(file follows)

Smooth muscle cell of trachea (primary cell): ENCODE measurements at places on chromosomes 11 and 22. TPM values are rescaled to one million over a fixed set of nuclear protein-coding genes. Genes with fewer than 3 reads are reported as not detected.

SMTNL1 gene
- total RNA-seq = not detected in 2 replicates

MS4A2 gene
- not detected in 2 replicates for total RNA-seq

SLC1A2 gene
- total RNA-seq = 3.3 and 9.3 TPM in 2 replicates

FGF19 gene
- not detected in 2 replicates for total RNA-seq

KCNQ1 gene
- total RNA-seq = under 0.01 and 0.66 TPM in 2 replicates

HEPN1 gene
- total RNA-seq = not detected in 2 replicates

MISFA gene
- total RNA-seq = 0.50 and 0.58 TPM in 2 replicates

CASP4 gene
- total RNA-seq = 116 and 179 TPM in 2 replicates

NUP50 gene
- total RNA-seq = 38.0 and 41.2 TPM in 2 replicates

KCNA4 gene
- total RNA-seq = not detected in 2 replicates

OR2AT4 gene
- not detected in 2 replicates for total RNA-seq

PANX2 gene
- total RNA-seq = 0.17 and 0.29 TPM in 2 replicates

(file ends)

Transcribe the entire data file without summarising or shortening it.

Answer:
Smooth muscle cell of trachea (primary cell): ENCODE measurements at places on chromosomes 11 and 22. TPM values are rescaled to one million over a fixed set of nuclear protein-coding genes. Genes with fewer than 3 reads are reported as not detected.

SMTNL1 gene
- total RNA-seq = not detected in 2 replicates

MS4A2 gene
- not detected in 2 replicates for total RNA-seq

SLC1A2 gene
- total RNA-seq = 3.3 and 9.3 TPM in 2 replicates

FGF19 gene
- not detected in 2 replicates for total RNA-seq

KCNQ1 gene
- total RNA-seq = under 0.01 and 0.66 TPM in 2 replicates

HEPN1 gene
- total RNA-seq = not detected in 2 replicates

MISFA gene
- total RNA-seq = 0.50 and 0.58 TPM in 2 replicates

CASP4 gene
- total RNA-seq = 116 and 179 TPM in 2 replicates

NUP50 gene
- total RNA-seq = 38.0 and 41.2 TPM in 2 replicates

KCNA4 gene
- total RNA-seq = not detected in 2 replicates

OR2AT4 gene
- not detected in 2 replicates for total RNA-seq

PANX2 gene
- total RNA-seq = 0.17 and 0.29 TPM in 2 replicates